Neutrino detector is compact yet sensitive
Jan 18, 2007
A new p-type germanium radiation detector could be the first to measure "soft neutrino-nucleus scattering", a mechanism that was originally predicted 30 years ago. Neutrinos are elusive particles that rarely interact with other matter, and are normally only glimpsed in huge detectors. This is not so with the prototype detector made by physicists in the US, which could be small enough to monitor for the illegitimate use of nuclear reactors, such as the removal of weapons-grade radioactive material (arXiv.org/physics/0701012).
The soft recoiling of a nucleus after it has been struck by a low-energy neutrino is a mechanism that physicists have long been keen to get a grip on. Low energy neutrinos probe entire nuclei at once, and as a result there is a strong likelihood of these interactions occurring compared to other neutrino scattering processes, potentially enabling detectors to become very compact. But the catch, which has prevented the construction of such detectors until now, is that a successful detector would have to be acutely sensitive at low energies.
Juan Collar and colleagues from the University of Chicago and Canberra Industries in the US, however, have now built a prototype detector that has just that. Like existing germanium detectors, the new detector spots softly-recoiling nuclei as they ionize surrounding atoms in the semiconductor. But unlike existing germanium detectors, impurities distributed within the p-type semiconductor help the ionized charges to move, effectively "pulling" them towards the detector's electrodes. The physicists also reduced electronic noise by using much smaller electrodes that minimize unwanted capacitance.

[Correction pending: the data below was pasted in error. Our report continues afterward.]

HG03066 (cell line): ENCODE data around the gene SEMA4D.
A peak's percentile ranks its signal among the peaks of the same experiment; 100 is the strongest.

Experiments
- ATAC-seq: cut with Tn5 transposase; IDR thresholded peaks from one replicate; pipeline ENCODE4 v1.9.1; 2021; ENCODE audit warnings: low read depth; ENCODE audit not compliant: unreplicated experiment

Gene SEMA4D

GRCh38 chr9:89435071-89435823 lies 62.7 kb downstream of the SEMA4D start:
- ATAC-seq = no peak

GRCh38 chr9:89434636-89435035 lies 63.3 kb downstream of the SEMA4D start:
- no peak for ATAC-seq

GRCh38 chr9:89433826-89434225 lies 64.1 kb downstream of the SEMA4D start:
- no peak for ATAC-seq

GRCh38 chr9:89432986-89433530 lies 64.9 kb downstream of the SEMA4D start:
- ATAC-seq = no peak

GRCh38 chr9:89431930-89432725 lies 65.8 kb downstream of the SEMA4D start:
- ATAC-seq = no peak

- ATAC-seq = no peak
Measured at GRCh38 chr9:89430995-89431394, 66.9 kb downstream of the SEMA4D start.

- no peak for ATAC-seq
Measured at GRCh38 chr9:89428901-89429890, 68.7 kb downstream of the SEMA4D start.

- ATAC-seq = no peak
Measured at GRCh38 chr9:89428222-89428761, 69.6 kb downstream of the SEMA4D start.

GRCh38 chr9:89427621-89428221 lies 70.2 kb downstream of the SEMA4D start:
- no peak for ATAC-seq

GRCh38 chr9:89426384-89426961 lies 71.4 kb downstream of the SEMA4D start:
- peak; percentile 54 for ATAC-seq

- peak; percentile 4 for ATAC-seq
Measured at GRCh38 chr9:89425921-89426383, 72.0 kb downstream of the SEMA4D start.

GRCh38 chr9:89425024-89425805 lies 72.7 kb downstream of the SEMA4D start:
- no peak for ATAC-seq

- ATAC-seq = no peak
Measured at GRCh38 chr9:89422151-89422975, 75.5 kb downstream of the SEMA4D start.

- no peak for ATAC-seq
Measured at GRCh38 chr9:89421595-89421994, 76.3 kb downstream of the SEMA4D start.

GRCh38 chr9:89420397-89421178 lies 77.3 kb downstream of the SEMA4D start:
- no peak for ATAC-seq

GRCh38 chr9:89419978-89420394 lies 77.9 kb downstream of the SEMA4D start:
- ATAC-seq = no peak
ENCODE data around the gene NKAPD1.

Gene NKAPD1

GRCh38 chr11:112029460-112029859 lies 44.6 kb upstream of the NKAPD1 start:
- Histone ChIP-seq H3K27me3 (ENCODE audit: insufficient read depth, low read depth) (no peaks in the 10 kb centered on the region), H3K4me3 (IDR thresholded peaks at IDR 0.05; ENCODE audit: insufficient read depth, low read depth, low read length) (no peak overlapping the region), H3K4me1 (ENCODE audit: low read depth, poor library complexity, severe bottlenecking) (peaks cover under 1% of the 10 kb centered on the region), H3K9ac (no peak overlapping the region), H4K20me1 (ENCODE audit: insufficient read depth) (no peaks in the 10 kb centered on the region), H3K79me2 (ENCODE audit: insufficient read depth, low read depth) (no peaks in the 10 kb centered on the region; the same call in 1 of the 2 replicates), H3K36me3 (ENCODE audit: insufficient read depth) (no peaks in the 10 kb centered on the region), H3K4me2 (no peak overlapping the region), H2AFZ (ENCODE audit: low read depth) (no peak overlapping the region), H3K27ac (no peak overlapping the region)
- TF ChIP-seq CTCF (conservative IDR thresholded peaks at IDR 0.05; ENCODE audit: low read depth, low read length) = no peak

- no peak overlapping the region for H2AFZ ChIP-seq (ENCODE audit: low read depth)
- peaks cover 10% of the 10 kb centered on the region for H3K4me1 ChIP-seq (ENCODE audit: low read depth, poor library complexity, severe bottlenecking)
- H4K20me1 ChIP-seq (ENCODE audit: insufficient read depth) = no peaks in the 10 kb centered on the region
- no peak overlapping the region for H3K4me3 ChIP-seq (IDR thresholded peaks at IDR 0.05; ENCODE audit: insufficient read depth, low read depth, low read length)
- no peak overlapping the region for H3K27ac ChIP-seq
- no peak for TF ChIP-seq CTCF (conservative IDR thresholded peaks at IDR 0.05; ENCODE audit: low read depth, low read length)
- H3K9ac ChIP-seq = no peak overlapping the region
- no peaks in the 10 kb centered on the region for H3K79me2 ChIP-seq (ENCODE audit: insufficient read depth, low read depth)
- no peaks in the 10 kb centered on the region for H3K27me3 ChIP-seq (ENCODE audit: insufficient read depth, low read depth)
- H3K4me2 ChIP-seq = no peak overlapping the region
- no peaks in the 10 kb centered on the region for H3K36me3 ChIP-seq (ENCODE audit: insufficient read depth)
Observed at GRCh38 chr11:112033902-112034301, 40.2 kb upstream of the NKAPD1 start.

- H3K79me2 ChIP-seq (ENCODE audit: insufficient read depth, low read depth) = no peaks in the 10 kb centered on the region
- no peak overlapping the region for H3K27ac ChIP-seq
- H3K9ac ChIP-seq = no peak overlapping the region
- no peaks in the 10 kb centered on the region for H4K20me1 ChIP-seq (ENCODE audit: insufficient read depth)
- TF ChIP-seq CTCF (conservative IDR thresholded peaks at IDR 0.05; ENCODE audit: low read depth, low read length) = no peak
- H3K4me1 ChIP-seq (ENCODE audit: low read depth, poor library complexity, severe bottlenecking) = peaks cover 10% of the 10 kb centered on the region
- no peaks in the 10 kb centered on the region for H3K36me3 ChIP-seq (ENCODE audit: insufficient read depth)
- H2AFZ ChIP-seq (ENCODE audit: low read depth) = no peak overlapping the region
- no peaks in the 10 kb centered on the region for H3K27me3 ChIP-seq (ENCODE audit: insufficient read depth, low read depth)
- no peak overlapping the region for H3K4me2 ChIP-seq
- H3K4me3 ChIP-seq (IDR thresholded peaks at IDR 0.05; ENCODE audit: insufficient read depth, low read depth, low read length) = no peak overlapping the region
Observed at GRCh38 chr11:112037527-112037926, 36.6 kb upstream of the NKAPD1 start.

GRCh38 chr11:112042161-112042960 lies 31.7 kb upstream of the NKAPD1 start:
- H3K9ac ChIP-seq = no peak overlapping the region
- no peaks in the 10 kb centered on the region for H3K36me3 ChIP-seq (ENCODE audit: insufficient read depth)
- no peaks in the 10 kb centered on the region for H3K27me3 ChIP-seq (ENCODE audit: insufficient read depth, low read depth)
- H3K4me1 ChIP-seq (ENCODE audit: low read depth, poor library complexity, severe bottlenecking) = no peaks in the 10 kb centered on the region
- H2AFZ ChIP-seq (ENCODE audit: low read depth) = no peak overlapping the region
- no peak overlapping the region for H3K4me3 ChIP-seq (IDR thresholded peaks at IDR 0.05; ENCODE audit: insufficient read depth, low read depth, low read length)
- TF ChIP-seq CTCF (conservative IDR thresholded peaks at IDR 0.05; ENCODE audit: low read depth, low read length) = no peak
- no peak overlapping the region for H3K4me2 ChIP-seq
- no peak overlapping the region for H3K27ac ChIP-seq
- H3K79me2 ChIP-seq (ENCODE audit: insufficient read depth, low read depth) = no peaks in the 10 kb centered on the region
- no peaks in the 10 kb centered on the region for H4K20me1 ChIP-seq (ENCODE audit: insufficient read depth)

The most significant application presents itself in nuclear reactors, where there is increasing concern that fuel rods could be removed illicitly and used to make nuclear weapons. Although in principle a reactor's neutrino signature would change following illicit behaviour, detectors proposed hitherto have been so large (over 30 cubic metres) and sensitive to noise that they cannot get within the 20 metre radius required to monitor with any reliability. Collar's device, at over 1,000 times smaller (and roughly half a kilogram), is unobtrusive enough for it to monitor a reactor at close range.
But the applications don't stop there. Because the detector responds in the same way to all known types of neutrino (electron, muon and tau), it could possibly provide the first concrete evidence for the much-debated fourth type: the so-called "sterile" neutrino.
Collar says that his team are now looking to lower the energy threshold of their prototype further still, so that they detect even more low-energy neutrinos using the same mass of germanium.
About the author
Jon Cartwright is a reporter for Physics Web